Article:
Thakho altered digital images of King Bhumibol Adulyadej and his family and posted them on the internet.  The Bangkok Criminal Court did not specify how the pictures were changed or where the pictures appeared.  Local newspapers reported that some of the pictures appeared on Youtube.

The Thai court found Thakho guilty of both the lese-majeste law and the Computer Crime Act of 2007, which bars the circulation of material deemed detrimental to national security or causes public panic.

Recently, lese-majeste prosecutions were used more often, where some critics say is to silence the criticism of the eventual transfer to the throne to the crown prince, who is less popular than his father, who is now 81-years old.

Thailand is a constitutional monarchy and has one of the strictest lese-majeste laws in the world where Thailand’s royal family is sheltered from public debate. Thai lese-majeste law mandates a jail term of 3-15 years for “whoever defames, insults or threatens the king, the queen, the heir to the throne or the regent.” Anyone violating the Computer Crime Act can be imprisoned up to 5 years and fined about $2,770 dollars.

Since 2007, officials have blocked more than 5,000 websites for insulting the Thai monarchy. Several people are awaiting trial.

In February, the Thai King pardoned Australian writer Harry Nicolaides who was sentenced to three years in jail for insulting the crown prince in a published book.  The King also pardoned a Swiss citizen who was given a 10-year sentence for defacing the King’s portrait.

Last November, a political activist was jailed for 6 years for an anti-monarchy speech.

For more information, please see:

AP – Man given 10 years for insulting Thai monarchy – 3 April 2009

BBC – Thai man jailed for royal insult – 3 April 2009

Reuters – Thai man gets 10 years jail for insulting monarchy– 3 April 2009

Khmer Rouge Torturer Admits to Crimes Against Humanity

By Pei Hu

Impunity Watch Reporter, Asia

PHNOM PEHN, Cambodia – Kaing Guek Eav, also known as Duch, admitted responsibility for crimes committed during the rule of the Khmer Rouge regime. Duch is accused of crimes against humanity including torture and premeditated murder that lead to 10,000 deaths.

During the short Khmer Rouge regime, 2 million lives were lost due to starvation, being over-worked, and from execution. At the UN-backed tribunal in Cambodia, Duch expressed “regretfulness and heartfelt sorrow” for his actions. Duch told the court, “May I be permitted to apologize to the survivors of the regime, and also the loved ones of those who died brutally during the regime… I ask not that you forgive me now, but hope you will later.”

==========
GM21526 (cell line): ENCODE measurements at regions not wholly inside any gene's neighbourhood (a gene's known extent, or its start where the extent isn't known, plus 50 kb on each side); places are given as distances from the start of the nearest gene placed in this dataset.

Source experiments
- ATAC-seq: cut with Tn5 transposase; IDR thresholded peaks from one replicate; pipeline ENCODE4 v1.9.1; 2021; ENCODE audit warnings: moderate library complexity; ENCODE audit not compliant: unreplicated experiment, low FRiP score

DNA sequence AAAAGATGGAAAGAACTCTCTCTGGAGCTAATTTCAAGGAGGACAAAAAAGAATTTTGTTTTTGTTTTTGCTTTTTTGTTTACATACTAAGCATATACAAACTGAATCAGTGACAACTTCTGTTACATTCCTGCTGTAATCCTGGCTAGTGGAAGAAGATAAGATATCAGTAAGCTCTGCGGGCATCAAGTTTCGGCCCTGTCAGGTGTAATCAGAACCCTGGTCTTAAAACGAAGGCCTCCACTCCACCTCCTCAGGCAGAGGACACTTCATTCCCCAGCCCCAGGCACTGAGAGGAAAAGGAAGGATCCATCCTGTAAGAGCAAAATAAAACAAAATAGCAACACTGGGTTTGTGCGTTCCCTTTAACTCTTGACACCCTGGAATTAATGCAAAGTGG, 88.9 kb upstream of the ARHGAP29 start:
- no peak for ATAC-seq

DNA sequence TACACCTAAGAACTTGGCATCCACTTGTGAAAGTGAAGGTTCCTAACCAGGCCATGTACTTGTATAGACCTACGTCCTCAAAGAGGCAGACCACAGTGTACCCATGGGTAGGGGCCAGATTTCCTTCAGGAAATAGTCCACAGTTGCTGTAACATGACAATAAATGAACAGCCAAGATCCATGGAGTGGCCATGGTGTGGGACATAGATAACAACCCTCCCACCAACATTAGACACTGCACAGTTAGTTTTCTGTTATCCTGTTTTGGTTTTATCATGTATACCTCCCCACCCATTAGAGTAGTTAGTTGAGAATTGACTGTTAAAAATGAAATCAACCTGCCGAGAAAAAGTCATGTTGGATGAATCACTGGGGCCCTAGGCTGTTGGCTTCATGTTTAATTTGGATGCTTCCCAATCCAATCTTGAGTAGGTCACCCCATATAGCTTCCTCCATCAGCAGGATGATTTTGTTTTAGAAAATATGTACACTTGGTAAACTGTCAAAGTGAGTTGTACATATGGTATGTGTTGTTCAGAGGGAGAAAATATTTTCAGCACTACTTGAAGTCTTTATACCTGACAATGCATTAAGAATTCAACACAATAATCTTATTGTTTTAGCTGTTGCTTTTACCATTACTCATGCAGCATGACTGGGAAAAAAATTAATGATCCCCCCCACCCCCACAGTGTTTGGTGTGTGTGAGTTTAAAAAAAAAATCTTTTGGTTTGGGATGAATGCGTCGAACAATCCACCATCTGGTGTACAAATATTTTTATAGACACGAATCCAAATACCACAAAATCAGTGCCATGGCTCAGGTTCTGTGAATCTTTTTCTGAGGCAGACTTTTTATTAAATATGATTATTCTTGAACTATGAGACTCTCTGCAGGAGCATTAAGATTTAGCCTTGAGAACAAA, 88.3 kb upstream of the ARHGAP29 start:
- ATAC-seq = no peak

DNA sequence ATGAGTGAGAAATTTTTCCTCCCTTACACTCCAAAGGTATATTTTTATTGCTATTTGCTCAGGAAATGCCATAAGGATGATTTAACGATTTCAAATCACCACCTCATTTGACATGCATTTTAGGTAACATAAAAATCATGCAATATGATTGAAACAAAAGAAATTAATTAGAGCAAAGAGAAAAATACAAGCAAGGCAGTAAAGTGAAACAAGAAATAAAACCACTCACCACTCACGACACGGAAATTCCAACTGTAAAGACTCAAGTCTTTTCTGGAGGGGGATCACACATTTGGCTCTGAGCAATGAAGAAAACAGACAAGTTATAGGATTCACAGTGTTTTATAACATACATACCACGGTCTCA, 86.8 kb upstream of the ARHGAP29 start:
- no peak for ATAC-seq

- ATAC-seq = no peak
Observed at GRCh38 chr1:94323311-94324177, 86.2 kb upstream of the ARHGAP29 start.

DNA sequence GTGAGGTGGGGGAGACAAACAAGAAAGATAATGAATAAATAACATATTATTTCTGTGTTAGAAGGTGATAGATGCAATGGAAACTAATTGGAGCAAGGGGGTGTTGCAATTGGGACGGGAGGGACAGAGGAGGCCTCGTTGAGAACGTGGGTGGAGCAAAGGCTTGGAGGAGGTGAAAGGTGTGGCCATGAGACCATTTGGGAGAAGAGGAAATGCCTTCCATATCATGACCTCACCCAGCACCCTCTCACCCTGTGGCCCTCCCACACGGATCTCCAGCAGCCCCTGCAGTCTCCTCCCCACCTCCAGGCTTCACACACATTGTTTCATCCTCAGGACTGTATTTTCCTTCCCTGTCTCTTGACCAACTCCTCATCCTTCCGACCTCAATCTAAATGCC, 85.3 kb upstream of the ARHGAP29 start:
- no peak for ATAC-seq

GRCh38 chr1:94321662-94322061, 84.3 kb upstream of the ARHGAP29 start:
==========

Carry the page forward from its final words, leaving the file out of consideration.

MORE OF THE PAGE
On Tuesday, prosecutors opened their case against Duch. Co-prosecutor Chea Leang said, “For 30 years, one-and-a-half million victims of the Khmer Rouge have been demanding justice for their suffering… Justice will be done. History demands it.”

Duch, former Tuol Sleng prison ward, is the first key Khmer Rouge leader to be on trial, and four more Khmer Rouge leaders are awaiting trial. Leang said Tuol Sleng prison “formed an integral and indeed vital role in a widespread attack on the population of Cambodia.”

Prosecutors read out gruesome details from the notorious Tuol Sleng prison during the indictment, including medieval methods of torture. “Several witnesses said that prisoners were killed using steel clubs, cart axles, and water pipes.” The indictment also read, “Prisoners were then kicked into the pits, where their handcuffs were removed. Finally the guards either cut open their bellies or their throats.”

Thousands of people have died in Tuol Sleng, which is now a Genocide museum with photographs of the victims lining the wall.

Duch was in charge of interrogations at Tuol Sleng, but “every prisoner who arrived a S-21 [Tuol Sleng] was destined for execution.”

“As a member of the [Khmer Rouge] I recognize responsibility for what happened at Tuol Sleng,” Duch told the tribunal. At 66 years-old, Duch is the only Khmer Rouge defendant to admit his part in the atrocities, but he insisted that he did not hold a senior role in the regime and had no choice but to work at Tuol Sleng, “I was in a life and death situation for myself and my family.”

Duch was discovered in the Cambodian country side by British journalist Nic Dunlop in 1999. Dunlop said it was “surreal” to see Duch in a court room.

For more information, please see:

BBC – Khmer Rouge Leader Admits Crimes– 31 March 2009

Reuters –Khmer Rouge torturer accepts blame for 14,000 deaths– 31 March 2009

Toronto Star – Khmer Rouge torturer apologizes– 1 April 2009